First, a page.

With a focus on meats and vegetables, and no processed food, the diet demands more time to cook and, according to Briana, three times the grocery budget. As a new business owner, Briana at times had to prioritize healthy food over other purchases.
Living in Colombia made it even more challenging. Like most places, locals celebrate and socialize with heavy carbs, alcohol and sugar, and much of it processed.
“Everyone there thought I was nuts,” she says. “Every event revolves around food and drinks, especially rum. But I stuck with it, and just two weeks in, I felt amazing.”
Briana began a food, mood and bowel tracking diary to have data to show the healthy improvements. Two months later, she had enough data to show her doctor how much better she was doing.
As she started showing her GI a reduction in bowels and pain, and elevated energy and mood, he cut her off shouting, “You don’t listen and you’re a bad patient. If you don’t go back on the Remicade, I’ll see you back in the office with a flare-up in less than three months!” So she got up and walked out, never looking back.
Briana was resolute; she would stick with the diet.
No Sign of Crohn’s Disease
The diet, in fact, worked better than anything Briana had ever tried. Her pain and flares subsided, and six months after starting the diet, she was off all medication.
Nearly four years later, Briana now lives in San Diego and continues the diet – without medications – because her health has never been better. She hasn’t had a flare in four years and has been largely symptom-free.
When she finally returned to see a gastroenterologist, lab tests revealed the unbelievable – her body showed no signs of Crohn’s disease. Her disease was in remission.
“The doctor said, ‘Based on the blood work, you wouldn’t even know you had Crohn’s,’” she says.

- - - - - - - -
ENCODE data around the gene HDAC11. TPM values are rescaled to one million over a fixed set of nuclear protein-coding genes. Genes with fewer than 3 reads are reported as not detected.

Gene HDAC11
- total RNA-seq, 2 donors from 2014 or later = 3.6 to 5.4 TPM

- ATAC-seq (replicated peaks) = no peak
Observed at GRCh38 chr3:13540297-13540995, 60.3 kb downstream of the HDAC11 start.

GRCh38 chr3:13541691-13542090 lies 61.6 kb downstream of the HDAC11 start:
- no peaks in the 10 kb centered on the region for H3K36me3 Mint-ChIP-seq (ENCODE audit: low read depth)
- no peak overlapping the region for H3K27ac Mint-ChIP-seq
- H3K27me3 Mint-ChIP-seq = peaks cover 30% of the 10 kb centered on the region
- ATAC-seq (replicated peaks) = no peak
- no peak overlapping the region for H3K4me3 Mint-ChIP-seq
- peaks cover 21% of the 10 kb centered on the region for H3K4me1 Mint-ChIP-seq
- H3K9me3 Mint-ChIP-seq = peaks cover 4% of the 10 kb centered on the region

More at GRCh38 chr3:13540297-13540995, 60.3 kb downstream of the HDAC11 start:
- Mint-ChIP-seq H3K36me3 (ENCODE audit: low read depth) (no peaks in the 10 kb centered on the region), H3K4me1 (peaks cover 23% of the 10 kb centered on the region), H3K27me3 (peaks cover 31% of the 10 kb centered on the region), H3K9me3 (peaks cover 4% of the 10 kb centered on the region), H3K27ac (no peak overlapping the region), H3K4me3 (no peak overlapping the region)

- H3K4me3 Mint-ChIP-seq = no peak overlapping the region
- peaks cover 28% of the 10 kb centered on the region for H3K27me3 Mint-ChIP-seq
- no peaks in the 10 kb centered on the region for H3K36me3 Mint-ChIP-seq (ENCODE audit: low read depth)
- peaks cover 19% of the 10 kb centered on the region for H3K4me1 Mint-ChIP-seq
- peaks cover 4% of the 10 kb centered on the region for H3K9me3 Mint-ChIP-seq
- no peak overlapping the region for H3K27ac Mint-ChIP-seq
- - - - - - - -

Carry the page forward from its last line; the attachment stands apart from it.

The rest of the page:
SCD: Worth the Work
With those results, Briana, now 36, remains dedicated to the diet and credits it with helping her live a full life. In 2017, she gave birth to a healthy baby boy. While a previous abscess did return after the pregnancy, she has kept it under control.
“I have a lot more energy, and am more optimistic and happy because I’m not in pain,” she says. “I can be more social, go out more and be more productive at work because I don’t have to go the restroom every 10 minutes.”
While she considers the diet an undeniable success, not everyone she meets does. More than one doctor has questioned that the diet alone could deliver these results and that she should remain med-free. With each doubting doctor, she has moved on.
Currently, she sees a holistic gastroenterologist, Dr. Vijayalakshmi Pratha in San Diego.
“I’ve never had a doctor like her,” she says. “She was the first doctor to ask me about not only my medical history, but my mental history. She believes that your past experiences affect your health systemically. To get better in the present, you have to resolve negative or traumatic pasts in a healthy way. We also talk about the present, and she asks about my job and stress levels, which can trigger Crohn’s disease. She gets to know me as a person, not a patient.”
Dr. Pratha is part of Briana’s hand-picked wellness team, which also includes a nutritionist, therapist and fitness center. “In order to be successful with using diet to manage disease, you also have to be willing to commit to your mental and physical well-being. It’s definitely challenging, but worth not being chronically sick and stuck in the hospital!” Briana exclaims.
While Briana remains off all prescription medication, she advises others to do what’s best for them. At times, she says, medication has helped calm critical flares and bring back stability.
As a working mom, adhering to the diet strictly can be tough, but Briana says it’s worth it to stick to it. She’d go without eating before cheating.
“The biggest challenge is the constant cooking,” she says. “You can’t just go to the store and pick up pre-made stuff because you don’t know what’s in it. It takes a lot of planning and prep.”
To simplify meals, she hires a college student to cook with her for a few hours once a month and they freeze all the meals. As for dining away from home, she eats before parties and is usually able to find meat and vegetables when dining out.
She’s found her body can tolerate a few foods not on the “legal” list for SCD, including white rice, rice noodles and sweet potato. She just watches her body carefully to see how she reacts to foods.
For others considering SCD or other diets for digestive challenges, she stresses that it’s more than a diet.
“It’s not just a diet but a completely new lifestyle,” she says. “You have to be ready to really commit and change your life because there’s no going back. You have to change your mindset and accept that you have this disease, and then accept that you have to do something about it. Trust yourself and believe in yourself that it’s going to work.”